What is a Net-Worth Certificate
A net-worth certificate was an instrument used by the FDIC, starting with the passage of the Garn-St. Germain Act in 1982, as part of an effort to save failing banks and thrifts by providing capital. When deposit-rate restrictions that had existed for decades were lifted, banks and thrifts found themselves having to pay out more in interest on deposits than they were earning from their long-term investments, such as 30-year fixed-rate mortgages and government bonds. This resulted in the savings and loan crisis, which saw 1,043 savings and loan associations fail in the United States between 1986 and 1995. The Net-Worth Certificate Program provided the FDIC with a means to give embattled banks and thrifts time to resolve their problems.
BREAKING DOWN Net-Worth Certificate
The net-worth certificate was a type of forbearance in which failing banks and thrifts were allowed to apply for financial assistance in the form of the net-worth certificate. The amount of the certificate was based on the bank’s net worth, and it was issued for a temporary period. During this period, it was hoped that the failing bank or thrift would restructure its investments and make necessary adjustments to new market conditions, in order to grow back into a state of solvency. The Net-Worth Certificate Program was intended to give failing banks and thrifts a means of government support that would minimize the government’s financial responsibility for that support.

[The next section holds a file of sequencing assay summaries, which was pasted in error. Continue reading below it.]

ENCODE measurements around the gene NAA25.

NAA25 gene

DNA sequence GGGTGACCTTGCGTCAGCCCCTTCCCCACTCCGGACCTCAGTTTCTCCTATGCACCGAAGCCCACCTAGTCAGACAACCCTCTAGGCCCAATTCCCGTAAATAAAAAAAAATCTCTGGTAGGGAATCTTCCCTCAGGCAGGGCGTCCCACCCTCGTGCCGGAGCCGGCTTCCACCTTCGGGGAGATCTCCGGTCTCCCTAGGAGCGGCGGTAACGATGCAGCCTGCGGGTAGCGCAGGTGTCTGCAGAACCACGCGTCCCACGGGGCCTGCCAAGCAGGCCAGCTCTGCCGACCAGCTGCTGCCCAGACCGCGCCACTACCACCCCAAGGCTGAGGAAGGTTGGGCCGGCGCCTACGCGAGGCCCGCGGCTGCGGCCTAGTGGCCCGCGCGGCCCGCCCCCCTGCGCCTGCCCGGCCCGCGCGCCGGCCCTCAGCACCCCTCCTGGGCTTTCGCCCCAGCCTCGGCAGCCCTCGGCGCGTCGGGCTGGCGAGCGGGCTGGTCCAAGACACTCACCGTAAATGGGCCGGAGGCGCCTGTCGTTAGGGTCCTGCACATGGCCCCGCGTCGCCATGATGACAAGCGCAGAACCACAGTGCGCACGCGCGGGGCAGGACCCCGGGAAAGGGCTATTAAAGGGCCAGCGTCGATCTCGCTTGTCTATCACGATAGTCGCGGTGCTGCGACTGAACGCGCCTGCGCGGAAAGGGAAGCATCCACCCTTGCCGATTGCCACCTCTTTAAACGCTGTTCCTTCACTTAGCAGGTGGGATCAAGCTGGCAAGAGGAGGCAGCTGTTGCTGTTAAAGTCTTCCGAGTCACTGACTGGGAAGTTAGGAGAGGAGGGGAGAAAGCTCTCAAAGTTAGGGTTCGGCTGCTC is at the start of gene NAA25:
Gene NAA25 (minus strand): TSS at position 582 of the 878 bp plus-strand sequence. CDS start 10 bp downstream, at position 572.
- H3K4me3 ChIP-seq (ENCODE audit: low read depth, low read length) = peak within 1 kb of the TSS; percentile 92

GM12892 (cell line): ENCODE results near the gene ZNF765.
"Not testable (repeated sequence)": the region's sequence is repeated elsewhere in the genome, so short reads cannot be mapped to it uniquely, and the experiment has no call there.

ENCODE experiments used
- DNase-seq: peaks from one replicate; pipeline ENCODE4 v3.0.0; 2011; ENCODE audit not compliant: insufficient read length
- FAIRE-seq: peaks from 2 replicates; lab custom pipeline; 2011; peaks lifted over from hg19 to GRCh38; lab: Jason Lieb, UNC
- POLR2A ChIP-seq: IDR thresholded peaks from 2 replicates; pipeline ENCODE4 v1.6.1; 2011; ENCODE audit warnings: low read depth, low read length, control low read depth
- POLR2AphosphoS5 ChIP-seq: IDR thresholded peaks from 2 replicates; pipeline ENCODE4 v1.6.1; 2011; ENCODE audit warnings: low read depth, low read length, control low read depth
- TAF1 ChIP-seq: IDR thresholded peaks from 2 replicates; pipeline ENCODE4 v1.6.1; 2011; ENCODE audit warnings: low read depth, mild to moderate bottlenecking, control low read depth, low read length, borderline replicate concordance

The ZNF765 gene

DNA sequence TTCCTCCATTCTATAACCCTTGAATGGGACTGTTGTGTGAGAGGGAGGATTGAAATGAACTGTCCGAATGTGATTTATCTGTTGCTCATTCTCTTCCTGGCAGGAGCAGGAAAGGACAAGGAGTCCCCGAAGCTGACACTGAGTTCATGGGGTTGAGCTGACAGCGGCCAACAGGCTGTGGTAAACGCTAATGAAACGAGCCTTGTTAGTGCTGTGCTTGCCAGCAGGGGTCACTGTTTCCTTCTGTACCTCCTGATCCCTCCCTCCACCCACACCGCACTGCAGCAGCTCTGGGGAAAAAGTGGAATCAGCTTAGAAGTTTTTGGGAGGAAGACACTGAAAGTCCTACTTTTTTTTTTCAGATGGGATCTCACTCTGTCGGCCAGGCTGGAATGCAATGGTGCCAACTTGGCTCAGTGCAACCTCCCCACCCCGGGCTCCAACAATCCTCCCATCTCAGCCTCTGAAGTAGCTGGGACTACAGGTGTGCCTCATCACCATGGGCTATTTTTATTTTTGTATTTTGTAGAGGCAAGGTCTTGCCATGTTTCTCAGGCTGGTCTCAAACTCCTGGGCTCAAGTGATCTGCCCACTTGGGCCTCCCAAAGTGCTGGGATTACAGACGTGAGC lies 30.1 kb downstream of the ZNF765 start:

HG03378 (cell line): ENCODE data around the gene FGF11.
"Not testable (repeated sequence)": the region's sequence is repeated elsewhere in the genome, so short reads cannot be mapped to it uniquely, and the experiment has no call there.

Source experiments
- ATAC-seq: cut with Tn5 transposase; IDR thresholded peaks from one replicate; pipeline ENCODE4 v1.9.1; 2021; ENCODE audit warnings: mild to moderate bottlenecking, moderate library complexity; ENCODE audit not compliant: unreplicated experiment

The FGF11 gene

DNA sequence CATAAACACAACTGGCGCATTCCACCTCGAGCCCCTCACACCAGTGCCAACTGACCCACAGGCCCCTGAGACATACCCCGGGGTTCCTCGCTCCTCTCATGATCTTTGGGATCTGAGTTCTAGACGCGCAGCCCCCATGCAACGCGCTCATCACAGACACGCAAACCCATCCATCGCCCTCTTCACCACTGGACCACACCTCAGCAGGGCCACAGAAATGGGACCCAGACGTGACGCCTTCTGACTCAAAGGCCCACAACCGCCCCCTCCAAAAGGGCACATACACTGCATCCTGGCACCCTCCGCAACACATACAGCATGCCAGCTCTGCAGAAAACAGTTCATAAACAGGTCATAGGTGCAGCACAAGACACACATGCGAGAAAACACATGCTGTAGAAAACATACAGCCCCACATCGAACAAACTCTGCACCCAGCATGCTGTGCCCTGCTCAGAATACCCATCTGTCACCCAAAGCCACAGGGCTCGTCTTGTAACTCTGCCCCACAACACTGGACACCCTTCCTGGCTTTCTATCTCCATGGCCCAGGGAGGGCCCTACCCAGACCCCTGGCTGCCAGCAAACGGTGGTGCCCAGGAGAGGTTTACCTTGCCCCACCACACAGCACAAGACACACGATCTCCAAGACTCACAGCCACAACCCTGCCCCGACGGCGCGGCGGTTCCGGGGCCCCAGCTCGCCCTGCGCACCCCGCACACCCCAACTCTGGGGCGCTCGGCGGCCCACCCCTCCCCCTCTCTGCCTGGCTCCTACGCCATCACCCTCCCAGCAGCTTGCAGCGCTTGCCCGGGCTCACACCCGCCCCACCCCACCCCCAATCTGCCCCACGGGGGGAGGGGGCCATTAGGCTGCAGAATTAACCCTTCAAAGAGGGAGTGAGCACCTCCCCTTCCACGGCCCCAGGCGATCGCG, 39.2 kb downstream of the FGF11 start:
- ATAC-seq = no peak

Net-Worth Certificates and the 2008 Financial Crisis
The net-worth certificate is little-used today. However, during the 2008 financial crisis, some people, including former FDIC chairman William Isaac, suggested reintroducing net-worth certificates to rescue struggling banks while using minimal government intervention.
In his 2010 book, Senseless Panic: How Washington Failed America, Isaac argued that the revival of the Net-Worth Certificate Program could have obviated the need for a $700 billion government bailout of struggling banks. He cited the program’s success during the 1980s, when the program was used to save 22 of the 29 banks in which it was implemented, at a cost of $480 million to the FDIC, or about 0.8 percent of the failed banks’ assets. The FDIC lost an average of 15 percent of the assets of the banks that were not saved using the Net-worth Certificate Program, and an average of 20 percent of the assets of banks that failed during the 2008 financial crisis.
While net-worth certificates have not been used to support failing banks or thrifts since the savings and loan crisis, the regulatory framework that allows for their use remains in place.